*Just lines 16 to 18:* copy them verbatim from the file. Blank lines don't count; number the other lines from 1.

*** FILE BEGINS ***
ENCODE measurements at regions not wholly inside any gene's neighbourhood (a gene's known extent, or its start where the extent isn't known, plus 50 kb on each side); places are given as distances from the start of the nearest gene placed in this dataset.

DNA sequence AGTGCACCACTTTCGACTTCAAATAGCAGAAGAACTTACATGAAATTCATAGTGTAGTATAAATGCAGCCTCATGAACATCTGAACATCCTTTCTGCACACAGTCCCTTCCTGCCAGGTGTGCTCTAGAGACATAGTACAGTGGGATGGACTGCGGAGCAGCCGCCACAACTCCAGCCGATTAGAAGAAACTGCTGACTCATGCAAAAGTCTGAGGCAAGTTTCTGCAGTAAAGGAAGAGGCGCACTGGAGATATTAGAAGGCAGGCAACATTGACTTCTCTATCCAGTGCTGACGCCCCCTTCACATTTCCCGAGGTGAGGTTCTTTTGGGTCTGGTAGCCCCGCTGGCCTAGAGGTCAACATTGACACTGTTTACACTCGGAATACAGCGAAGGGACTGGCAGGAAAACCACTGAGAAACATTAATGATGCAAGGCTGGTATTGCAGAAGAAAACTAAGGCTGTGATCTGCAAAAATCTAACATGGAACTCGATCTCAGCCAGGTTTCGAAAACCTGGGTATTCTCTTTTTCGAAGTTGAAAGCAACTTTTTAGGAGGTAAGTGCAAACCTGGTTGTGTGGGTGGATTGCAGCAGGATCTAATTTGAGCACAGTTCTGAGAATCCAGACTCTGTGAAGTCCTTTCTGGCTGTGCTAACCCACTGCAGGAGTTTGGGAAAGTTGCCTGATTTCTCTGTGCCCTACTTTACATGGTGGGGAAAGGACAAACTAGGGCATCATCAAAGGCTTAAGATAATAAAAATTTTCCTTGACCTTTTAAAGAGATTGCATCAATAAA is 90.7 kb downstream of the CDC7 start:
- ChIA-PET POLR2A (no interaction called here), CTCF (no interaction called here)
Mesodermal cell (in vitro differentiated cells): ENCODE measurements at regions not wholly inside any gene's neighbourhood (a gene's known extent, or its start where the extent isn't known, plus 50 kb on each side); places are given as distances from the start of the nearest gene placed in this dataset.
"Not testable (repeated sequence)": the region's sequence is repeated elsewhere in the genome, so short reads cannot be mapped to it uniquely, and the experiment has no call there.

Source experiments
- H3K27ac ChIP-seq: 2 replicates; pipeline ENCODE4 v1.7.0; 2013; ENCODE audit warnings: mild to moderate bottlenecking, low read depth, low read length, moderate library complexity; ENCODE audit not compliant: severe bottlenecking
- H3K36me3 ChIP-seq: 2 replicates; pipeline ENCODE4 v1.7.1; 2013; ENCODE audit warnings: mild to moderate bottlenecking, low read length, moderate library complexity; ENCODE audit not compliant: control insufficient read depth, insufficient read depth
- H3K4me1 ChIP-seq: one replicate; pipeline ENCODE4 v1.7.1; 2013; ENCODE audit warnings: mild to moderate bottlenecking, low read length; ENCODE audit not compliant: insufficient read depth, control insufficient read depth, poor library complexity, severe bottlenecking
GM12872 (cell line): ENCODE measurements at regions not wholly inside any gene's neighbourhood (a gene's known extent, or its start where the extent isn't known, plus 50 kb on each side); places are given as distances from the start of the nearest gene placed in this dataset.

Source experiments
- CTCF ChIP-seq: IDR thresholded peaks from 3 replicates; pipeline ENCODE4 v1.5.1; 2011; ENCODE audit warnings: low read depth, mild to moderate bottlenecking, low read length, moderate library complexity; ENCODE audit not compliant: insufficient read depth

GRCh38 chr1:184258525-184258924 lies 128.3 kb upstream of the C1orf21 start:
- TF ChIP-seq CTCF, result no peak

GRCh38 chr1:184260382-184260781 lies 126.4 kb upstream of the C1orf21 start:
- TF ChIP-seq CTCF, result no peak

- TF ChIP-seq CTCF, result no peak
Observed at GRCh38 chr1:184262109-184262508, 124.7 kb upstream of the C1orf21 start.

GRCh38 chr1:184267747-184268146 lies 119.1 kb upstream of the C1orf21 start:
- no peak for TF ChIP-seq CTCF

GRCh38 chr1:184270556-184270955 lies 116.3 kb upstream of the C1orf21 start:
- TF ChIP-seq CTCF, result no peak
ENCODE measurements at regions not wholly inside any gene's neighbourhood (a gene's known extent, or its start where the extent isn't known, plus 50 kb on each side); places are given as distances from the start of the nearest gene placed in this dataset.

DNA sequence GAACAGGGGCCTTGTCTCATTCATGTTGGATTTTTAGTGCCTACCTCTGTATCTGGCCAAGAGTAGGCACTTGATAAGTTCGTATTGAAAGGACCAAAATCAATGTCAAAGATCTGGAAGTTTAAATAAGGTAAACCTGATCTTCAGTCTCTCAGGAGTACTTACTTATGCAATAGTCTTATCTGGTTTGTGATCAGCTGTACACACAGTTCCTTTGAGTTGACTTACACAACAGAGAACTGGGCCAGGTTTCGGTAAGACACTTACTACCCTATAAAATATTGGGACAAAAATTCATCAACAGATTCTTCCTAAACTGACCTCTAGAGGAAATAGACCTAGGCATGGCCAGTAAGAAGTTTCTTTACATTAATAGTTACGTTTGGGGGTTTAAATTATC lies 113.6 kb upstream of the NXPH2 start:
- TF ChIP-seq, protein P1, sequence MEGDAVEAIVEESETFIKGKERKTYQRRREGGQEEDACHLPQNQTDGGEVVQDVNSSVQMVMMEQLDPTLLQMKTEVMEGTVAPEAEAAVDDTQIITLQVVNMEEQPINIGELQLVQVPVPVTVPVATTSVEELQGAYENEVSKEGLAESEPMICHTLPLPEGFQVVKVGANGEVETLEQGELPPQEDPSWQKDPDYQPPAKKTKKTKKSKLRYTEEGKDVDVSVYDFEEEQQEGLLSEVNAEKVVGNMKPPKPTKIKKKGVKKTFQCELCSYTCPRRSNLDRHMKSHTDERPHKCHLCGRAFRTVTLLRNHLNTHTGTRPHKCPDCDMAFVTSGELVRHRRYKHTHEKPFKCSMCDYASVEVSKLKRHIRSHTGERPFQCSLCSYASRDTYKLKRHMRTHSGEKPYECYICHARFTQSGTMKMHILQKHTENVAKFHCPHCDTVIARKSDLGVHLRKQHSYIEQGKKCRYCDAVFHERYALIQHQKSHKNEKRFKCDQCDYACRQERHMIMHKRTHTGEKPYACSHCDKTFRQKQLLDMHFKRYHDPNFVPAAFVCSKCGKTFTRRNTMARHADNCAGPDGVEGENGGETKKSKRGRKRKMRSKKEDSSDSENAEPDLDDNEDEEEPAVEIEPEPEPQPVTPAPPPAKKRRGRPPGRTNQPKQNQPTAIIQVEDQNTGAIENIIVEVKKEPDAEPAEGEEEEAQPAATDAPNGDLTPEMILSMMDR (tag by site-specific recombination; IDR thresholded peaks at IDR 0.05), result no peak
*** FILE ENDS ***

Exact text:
- TF ChIP-seq CTCF, result no peak

- TF ChIP-seq CTCF, result no peak
Observed at GRCh38 chr1:184262109-184262508, 124.7 kb upstream of the C1orf21 start.